Yet despite repeated admonitions from scholars who study political legitimacy, most scholarly work on the concept tends to address its normative and empirical dimensions as separate enterprises. Political philosophers seek to identify the principles for evaluating the moral justifiability of political power. Empirical social scientists investigate the factors behind a people's acceptance or rejection of political elites’ claims to govern. Neither approach seems to be entirely satisfactory on its own. A purely normative approach that abstracts away from particular contexts in constructing an ideal theory of legitimacy is vulnerable to the challenge that it has little practical relevance. Legitimacy is about power relations between rulers and ruled; surely a consideration of the reasons that motivate agents in a particular order is relevant to evaluating the legitimacy of power relations in that order. Likewise, a social scientific approach that takes citizens’ statements of support for a state as indicators of political legitimacy has not shed much light on the state's legitimacy or illegitimacy if it has not also probed the normative principles according to which they believe the state's actions to be justified.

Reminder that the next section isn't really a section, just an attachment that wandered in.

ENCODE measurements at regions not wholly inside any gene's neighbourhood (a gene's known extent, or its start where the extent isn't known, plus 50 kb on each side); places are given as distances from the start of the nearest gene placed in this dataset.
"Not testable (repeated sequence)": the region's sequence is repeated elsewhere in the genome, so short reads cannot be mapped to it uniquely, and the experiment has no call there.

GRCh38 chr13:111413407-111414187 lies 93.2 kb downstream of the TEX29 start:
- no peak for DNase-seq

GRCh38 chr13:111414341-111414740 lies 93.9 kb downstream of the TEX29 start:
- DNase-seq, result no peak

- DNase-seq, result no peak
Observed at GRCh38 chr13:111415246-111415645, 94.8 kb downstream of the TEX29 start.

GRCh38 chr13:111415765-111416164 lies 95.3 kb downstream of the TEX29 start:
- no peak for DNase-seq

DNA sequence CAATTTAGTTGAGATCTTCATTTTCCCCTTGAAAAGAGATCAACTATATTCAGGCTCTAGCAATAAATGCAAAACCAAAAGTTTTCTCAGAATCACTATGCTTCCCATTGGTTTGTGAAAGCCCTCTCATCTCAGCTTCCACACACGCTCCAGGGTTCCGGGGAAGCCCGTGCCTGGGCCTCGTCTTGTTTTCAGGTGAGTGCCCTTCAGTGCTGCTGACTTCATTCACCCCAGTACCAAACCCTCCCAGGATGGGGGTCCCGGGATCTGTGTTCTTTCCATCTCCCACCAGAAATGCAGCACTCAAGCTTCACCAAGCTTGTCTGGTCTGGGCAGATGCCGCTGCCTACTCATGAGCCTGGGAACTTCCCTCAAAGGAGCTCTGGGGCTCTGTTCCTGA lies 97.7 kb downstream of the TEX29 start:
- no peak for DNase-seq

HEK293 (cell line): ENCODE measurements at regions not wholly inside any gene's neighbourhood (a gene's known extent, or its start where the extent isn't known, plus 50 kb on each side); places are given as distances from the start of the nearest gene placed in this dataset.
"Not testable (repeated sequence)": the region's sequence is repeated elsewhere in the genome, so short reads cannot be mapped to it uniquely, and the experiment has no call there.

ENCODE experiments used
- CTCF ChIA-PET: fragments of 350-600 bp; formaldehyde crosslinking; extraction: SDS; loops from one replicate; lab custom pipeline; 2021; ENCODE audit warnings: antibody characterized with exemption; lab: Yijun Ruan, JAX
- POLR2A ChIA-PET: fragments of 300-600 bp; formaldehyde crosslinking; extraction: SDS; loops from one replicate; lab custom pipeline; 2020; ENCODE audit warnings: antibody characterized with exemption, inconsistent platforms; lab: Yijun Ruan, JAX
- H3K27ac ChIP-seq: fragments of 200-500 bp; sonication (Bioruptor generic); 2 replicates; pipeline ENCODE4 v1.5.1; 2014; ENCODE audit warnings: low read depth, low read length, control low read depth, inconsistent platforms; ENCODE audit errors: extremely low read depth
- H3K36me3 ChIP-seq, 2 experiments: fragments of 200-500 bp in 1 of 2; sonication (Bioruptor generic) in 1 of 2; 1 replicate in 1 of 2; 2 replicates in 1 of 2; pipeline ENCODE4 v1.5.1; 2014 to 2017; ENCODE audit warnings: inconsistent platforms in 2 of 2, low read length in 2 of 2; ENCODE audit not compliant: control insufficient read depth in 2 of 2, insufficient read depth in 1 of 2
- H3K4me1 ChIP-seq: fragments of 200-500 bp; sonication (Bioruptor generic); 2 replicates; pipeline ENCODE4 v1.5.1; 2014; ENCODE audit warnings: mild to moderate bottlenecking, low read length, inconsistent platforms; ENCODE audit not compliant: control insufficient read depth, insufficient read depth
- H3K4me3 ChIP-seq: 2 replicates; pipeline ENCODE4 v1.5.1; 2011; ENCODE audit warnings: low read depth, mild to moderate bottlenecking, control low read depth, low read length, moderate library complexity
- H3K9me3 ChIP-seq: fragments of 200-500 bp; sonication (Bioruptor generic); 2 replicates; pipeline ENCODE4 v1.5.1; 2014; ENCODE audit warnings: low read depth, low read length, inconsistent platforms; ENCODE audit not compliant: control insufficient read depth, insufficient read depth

Legitimacy is much more than a matter of theoretical or philosophical speculation; it rather constitutes the basis of very real differences in the empirical structure of domination. The reason for this fact lies in the generally observable need of any power, or even of any advantage of life, to justify itself.
– Max Weber
We have to speak of “multiple modernities,” different ways of erecting and animating the institutional forms that are becoming inescapable.
– Charles Taylor
Political legitimacy is centrally concerned with the justification of political authority: what reasons do people have to obey the commands (comply with the law, follow the rules) of a political order? So understood, legitimacy is an intrinsically normative construct: not any reason counts toward legitimacy, but only reasons that are valid from a moral point of view. As Max Weber acknowledged, people have many different reasons to comply with the dictates of political power holders, but only some of these reasons – the normative ones – count toward the legitimacy of a regime. Hope of benefits and fear of sanctions constitute prudential reasons for obedience, but they do not reflect the people's judgment whether the political order is justified in its exercise of power. Thus while many interpreters of the distinction between empirical and normative accounts of political legitimacy characterize the former as “descriptive” and the latter as “prescriptive,” this is misleading. It makes perfect sense for empirical social scientists to seek to understand the degree to which a particular political order enjoys legitimacy in the eyes of its people, but to be meaningful this endeavor must take account of whether the people believe its power of command to be justifiable according to some normative principle that they endorse.